• Everyone’s favorite analogy for disruptive technology today is ride-sharing companies like Uber and Lyft
  • When high-powered analytics are applied to complex logistical problems for which there are available resources, great things can happen
  • Predictive analytics is a better way to arrive at solutions that would otherwise require excessive resources – just like ride-sharing

For almost two years, we have been writing about the various ways that predictive analytics can be used in B2B marketing. Beginning with predictive lead scoring, the list has recently graduated to a suite of eight viable use cases where predictive analytics can provide better answers to a host of gnarly B2B problems.

Predictive lead scoring was the first application on the list for two reasons: First, lead scoring through marketing automation was already very common in B2B. Second, most lead scoring in B2B – while better than no scoring at all – was not well perceived by marketing or sales. There was room to improve, and the means to do it – due to the increasing amounts of data available on buyers and their behaviors, as well as experts in multivariate statistical techniques required to build models.

But as our recent Core Strategy Report on applying predictive analytics demonstrated, the data that describes prospect behaviors and attributes – plus a plethora of experts in the use of multivariate statistical techniques and the software to run them – has made it possible to apply predictive analytics to a huge variety of issues within B2B. And here is where the analogy to ride-sharing is most helpful. The practice began as a better way to connect people who had cars (and time on their hands) to people who needed to get somewhere by car but lacked one. Car owners get extra value from existing assets. People get where they need to go without waiting on and paying for taxis (not to mention figuring out tipping). And as it turns out, you can apply the very same principle to moving packages across town on demand, moving dinner from restaurant to table on demand, and virtually any other logistical issue that involves organizing existing resources to accomplish a task that is in demand.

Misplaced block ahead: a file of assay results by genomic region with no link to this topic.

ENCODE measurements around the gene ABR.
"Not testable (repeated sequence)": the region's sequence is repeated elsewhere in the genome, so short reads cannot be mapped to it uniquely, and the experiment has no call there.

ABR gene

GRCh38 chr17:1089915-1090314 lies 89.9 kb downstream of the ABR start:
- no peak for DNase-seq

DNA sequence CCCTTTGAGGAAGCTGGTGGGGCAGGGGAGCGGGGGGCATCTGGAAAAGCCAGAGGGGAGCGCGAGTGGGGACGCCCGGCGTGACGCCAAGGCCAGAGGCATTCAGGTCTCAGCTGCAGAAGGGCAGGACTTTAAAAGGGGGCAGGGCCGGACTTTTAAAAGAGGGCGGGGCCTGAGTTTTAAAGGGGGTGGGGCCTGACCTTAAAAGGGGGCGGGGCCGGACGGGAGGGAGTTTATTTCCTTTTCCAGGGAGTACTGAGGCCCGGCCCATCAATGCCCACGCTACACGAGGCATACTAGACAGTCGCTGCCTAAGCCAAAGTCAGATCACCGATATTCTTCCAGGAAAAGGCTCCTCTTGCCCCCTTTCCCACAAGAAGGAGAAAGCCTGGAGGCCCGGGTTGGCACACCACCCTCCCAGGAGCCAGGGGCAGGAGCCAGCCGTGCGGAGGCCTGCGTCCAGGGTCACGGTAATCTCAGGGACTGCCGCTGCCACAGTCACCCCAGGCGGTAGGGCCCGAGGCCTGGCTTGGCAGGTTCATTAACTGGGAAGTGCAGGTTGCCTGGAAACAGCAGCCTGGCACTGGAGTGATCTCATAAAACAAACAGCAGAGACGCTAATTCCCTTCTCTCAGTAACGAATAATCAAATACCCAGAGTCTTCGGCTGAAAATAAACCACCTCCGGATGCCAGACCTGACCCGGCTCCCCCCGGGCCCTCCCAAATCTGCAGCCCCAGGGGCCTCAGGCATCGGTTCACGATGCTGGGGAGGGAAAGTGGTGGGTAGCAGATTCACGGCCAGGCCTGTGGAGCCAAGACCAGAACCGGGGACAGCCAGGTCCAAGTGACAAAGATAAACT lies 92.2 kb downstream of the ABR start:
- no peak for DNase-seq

Think of predictive analytics and vendors as the drivers who have data about your buyers, with analytics engines that can figure out how the combination of their data plus yours contains valuable information that can answer virtually any important question you might have about your prospects and customers – from who is likely to buy to who is likely to become an advocate.

Predictive providers know this, and the rapid expansion of their offerings attests to this, but the expansion is certainly far from finished. Today, B2B leaders from product design to sales should be consulting with experts in predictive analytics (whether in-house data scientists and statisticians or vendors) to determine how predictive can begin to improve the decisions their organizations are making.